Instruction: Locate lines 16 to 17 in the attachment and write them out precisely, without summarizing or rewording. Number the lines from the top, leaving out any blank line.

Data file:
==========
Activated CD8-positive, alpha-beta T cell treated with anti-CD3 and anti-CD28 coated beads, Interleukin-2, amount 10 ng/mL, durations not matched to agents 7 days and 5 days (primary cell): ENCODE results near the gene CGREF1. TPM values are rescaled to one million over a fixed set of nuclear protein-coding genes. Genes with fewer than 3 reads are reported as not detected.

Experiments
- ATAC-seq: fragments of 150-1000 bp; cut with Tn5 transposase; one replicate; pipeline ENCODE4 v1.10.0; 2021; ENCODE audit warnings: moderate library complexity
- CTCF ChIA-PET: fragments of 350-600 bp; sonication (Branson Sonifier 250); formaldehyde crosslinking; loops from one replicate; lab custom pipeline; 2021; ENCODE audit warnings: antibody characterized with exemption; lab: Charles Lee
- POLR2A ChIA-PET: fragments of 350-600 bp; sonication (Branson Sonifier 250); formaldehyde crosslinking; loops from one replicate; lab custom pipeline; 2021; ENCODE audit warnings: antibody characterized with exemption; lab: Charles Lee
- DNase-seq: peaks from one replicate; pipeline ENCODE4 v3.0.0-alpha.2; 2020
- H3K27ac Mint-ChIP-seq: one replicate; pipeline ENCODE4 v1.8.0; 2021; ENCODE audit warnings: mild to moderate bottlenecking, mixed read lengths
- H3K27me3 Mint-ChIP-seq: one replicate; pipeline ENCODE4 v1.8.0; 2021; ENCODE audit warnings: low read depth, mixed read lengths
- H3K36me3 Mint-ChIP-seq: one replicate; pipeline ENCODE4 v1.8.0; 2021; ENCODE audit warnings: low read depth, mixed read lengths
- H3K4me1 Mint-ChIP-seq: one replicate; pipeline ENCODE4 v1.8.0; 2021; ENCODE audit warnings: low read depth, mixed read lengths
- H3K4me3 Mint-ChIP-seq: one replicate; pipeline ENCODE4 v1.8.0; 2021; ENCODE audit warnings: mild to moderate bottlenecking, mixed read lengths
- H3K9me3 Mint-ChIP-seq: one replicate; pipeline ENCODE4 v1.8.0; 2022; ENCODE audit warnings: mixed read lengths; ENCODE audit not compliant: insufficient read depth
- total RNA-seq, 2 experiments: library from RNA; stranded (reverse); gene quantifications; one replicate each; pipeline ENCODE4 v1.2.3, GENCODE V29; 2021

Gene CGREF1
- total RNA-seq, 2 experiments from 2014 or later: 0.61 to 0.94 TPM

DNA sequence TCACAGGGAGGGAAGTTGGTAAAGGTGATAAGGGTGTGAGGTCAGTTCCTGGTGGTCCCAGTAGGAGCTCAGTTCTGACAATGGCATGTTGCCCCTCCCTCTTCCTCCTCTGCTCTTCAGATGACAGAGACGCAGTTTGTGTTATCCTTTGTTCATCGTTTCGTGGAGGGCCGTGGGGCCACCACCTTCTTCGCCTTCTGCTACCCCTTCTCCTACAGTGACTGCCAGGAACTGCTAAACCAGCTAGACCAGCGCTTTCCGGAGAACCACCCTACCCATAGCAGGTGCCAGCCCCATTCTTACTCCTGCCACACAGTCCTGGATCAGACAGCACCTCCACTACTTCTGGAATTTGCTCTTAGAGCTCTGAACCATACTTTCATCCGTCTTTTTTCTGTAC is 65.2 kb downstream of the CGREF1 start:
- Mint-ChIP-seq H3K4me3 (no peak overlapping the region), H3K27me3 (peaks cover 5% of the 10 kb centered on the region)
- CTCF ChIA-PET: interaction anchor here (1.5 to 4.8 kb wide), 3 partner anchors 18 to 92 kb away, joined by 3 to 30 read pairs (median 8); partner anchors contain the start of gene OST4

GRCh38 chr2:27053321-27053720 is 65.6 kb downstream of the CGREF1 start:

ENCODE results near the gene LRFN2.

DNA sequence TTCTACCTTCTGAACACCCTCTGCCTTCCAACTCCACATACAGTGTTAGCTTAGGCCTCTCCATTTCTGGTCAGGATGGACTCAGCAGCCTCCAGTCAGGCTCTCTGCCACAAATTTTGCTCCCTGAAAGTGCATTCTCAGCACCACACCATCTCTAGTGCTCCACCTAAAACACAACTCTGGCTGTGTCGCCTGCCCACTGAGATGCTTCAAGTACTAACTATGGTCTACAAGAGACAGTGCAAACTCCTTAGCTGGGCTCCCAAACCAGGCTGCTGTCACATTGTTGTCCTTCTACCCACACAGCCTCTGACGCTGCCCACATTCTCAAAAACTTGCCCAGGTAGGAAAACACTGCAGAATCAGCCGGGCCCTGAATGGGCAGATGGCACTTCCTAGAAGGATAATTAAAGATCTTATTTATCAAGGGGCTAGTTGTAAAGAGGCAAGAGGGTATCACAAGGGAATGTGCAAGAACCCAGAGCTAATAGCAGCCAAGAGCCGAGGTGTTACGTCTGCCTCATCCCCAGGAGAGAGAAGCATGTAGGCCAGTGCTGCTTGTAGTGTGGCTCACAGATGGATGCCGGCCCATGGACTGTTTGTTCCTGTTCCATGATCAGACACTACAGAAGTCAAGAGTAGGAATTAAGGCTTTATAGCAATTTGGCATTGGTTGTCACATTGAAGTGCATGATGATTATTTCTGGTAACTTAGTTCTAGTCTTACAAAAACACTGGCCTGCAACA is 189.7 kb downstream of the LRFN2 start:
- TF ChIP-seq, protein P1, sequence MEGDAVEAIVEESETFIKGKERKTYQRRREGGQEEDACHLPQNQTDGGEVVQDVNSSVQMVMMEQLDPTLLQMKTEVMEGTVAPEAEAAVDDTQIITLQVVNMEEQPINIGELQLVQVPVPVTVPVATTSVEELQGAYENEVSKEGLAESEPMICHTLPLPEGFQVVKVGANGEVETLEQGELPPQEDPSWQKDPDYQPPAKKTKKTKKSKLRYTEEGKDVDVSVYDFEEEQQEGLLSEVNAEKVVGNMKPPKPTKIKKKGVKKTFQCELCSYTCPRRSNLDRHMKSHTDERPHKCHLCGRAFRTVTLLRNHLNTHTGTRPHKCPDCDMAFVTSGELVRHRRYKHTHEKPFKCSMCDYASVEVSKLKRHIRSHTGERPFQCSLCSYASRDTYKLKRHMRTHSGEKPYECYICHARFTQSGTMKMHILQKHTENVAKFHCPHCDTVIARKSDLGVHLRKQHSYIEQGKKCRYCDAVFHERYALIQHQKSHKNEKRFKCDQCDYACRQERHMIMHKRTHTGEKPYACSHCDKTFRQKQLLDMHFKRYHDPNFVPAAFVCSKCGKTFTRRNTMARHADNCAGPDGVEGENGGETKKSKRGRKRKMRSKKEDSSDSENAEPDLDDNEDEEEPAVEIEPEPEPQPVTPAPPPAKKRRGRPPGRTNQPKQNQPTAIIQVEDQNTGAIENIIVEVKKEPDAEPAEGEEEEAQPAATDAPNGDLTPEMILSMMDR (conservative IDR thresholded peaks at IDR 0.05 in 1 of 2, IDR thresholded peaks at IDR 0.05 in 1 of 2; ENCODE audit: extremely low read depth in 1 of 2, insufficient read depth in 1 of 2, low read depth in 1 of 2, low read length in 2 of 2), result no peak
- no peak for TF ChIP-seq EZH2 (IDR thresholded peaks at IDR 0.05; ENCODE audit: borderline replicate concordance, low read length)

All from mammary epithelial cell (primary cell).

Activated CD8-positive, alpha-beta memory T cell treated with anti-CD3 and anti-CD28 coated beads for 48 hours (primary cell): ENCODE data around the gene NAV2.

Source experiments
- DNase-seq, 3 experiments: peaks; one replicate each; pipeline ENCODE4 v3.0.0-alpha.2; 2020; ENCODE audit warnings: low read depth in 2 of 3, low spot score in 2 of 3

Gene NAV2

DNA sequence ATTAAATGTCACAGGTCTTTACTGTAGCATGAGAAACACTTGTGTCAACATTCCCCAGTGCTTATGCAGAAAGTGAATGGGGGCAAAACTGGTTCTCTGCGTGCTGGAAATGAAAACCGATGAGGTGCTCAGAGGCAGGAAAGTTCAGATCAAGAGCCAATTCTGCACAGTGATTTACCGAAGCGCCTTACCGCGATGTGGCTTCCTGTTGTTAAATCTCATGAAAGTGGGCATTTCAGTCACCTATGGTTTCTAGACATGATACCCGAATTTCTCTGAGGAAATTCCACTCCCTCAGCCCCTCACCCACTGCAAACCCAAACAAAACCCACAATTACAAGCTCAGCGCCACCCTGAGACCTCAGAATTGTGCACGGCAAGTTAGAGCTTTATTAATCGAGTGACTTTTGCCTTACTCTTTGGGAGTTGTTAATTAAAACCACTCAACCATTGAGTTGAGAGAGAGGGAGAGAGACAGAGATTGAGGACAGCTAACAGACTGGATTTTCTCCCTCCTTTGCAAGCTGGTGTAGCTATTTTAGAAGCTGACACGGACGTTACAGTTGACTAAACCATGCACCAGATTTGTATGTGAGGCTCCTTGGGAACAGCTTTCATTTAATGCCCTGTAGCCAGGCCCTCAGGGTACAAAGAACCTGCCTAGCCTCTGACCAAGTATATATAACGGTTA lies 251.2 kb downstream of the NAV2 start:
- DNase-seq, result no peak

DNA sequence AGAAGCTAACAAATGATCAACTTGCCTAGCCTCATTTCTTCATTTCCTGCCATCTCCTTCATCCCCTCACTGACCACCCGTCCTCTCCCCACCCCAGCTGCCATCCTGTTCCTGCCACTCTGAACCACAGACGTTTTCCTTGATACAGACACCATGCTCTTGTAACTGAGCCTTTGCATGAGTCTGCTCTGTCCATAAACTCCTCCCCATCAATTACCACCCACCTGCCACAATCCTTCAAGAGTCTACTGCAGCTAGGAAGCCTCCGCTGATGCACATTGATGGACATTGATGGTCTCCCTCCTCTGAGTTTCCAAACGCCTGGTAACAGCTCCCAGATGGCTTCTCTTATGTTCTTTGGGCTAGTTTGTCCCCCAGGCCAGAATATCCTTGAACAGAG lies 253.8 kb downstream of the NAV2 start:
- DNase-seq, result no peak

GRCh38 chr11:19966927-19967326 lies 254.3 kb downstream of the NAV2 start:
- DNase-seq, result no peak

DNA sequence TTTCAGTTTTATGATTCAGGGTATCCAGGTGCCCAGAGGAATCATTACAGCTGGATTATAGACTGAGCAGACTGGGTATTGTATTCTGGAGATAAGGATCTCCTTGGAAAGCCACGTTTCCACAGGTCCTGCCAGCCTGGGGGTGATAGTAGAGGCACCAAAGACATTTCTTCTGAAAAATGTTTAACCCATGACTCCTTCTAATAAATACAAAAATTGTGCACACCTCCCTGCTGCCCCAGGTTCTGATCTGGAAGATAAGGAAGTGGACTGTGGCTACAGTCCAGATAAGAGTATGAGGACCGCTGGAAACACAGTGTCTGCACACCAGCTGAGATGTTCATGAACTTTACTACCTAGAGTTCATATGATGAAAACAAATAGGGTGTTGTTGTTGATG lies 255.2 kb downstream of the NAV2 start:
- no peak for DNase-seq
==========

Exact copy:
DNA sequence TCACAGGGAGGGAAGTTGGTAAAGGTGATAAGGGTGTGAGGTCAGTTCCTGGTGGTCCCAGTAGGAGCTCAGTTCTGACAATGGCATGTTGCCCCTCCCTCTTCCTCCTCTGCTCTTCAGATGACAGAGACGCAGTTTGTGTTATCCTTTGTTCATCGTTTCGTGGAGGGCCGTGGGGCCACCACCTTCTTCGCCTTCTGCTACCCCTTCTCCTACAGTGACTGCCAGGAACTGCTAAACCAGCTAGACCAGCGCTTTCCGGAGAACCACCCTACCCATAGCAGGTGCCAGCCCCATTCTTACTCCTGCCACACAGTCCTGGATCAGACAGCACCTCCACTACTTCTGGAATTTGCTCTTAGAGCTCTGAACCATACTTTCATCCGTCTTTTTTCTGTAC is 65.2 kb downstream of the CGREF1 start:
- Mint-ChIP-seq H3K4me3 (no peak overlapping the region), H3K27me3 (peaks cover 5% of the 10 kb centered on the region)